Empirical analysis of business cycles using the unobserved components model
thesisposted on 29.03.2022, 03:31 authored by Andrew E. Evans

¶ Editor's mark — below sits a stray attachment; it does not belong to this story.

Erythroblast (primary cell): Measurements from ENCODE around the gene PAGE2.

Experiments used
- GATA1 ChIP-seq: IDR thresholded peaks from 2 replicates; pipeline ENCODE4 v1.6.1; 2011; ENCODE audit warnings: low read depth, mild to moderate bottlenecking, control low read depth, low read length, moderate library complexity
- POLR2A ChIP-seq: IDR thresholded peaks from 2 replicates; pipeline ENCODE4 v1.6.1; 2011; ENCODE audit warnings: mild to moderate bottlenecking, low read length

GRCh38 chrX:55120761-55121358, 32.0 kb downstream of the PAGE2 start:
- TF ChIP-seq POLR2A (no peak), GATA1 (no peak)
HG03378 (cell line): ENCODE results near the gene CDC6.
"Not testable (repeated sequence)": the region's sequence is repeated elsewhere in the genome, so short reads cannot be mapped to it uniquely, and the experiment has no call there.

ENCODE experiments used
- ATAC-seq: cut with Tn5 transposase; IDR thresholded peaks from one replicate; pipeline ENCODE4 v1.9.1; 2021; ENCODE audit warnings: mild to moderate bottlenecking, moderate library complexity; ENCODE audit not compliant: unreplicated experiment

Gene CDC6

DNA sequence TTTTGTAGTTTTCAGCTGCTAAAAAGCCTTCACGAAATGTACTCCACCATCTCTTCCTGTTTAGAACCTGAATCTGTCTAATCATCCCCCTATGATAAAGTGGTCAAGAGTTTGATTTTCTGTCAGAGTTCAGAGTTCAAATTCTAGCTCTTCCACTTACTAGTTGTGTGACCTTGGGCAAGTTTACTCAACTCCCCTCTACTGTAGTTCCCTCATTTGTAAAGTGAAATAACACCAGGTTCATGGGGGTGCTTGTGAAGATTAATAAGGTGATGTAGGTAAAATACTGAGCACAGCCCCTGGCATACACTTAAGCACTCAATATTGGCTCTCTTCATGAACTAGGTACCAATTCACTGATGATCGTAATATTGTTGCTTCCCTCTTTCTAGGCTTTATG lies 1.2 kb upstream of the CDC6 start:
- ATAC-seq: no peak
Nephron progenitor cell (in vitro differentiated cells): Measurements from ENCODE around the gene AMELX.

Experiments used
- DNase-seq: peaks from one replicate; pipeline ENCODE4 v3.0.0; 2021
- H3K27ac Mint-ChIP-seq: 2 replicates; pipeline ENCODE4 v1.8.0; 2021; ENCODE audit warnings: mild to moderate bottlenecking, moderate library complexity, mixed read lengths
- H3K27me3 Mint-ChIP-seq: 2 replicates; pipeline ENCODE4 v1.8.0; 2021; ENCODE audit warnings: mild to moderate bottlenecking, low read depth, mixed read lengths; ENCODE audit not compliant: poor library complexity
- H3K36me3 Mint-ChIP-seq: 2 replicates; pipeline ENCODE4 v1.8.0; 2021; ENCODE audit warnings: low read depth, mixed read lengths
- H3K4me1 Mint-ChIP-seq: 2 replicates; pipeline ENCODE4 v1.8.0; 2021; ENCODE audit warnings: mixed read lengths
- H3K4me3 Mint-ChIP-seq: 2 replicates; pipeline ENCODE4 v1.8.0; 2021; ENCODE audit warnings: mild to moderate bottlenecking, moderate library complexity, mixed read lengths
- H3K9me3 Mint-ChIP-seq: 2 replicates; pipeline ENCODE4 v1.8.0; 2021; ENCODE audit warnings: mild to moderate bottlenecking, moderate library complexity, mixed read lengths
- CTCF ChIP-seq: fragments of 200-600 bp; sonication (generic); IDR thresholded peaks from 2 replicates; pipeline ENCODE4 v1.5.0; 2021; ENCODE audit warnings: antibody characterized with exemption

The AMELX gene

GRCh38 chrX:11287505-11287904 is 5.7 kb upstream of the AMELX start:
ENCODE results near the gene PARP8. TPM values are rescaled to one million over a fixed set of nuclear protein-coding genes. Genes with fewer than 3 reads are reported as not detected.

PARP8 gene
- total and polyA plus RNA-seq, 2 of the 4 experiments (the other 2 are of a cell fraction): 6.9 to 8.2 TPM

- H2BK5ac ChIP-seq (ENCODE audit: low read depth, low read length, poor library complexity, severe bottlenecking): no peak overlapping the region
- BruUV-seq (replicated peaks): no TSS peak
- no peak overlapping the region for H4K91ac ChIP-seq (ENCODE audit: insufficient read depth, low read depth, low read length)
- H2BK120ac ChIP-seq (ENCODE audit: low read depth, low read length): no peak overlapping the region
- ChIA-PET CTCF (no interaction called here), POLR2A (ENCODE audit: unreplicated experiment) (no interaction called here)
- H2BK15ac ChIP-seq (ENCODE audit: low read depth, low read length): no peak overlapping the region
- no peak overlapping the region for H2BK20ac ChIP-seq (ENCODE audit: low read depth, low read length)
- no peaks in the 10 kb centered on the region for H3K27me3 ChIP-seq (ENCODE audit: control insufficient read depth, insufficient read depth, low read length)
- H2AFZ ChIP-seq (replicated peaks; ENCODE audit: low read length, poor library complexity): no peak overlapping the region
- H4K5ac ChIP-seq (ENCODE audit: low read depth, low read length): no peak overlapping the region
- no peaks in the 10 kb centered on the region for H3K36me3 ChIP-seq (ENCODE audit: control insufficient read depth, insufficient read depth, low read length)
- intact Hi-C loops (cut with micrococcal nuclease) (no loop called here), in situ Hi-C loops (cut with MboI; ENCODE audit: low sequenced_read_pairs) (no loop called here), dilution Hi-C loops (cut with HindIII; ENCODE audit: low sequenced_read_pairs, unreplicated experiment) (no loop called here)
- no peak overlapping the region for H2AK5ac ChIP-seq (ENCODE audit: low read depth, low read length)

Timely estimates of the current state of the business cycle in a number of economic indicators are essential in the setting of the stance of macroeconomic policy. There are several methods for extracting estimates of the underlying trends and cycles but results vary considerably by method, and it is sometimes uncertain whether the estimated components actually represent real underlying phenomena. The central challenge of each of the three articles forming the main body of this thesis is finding a meaningful statistical characterisation of the business cycle component in various aggregate macroeconomic variables using an unobserved components model.The first article demonstrates how a common cyclical component can be extracted from a set of related labour market statistics to make new estimates of Okun coefficients and participation coefficients by age and gender. The estimated coefficients were generally higher than those typically reported in the literature and reveal the characteristic cyclical response of different groups of workers to an economic downturn. The second article sheds new light on previously disparate empirical findings of procyclical or countercyclical productivity, against a theoretical framework in which it is usually held to be procyclical. An extension of the unobserved components model which allowed direct estimates of phase-shift amongst similar cycles was used to explain the apparent countercyclical and lagging behaviour of average labour productivity relative to the output cycle. The third article develops a non-linear version of the model which incorporates the possibility of asymmetric responses to an exogenous recession indicator. Two related questions are considered in the article, namely, whether a non-linear model with asymmetric features provide a better fit to macroeconomic data than a symmetric model, and whether a recession is a real macroeconomic phenomenon, more than simply the mirror image of the expansionary phase of the cycle. Evidence is found in favour of asymmetry. One important aspect of business cycle research is revealing the characteristic comovement of the cyclical components of several economic aggregate variables in a multivariate framework. The three articles in this thesis have demonstrated how such a framework can be used in situations where economic policy making will benefit from a better understanding of the cyclical behaviour of key macroeconomic aggregate variables and the interaction between them.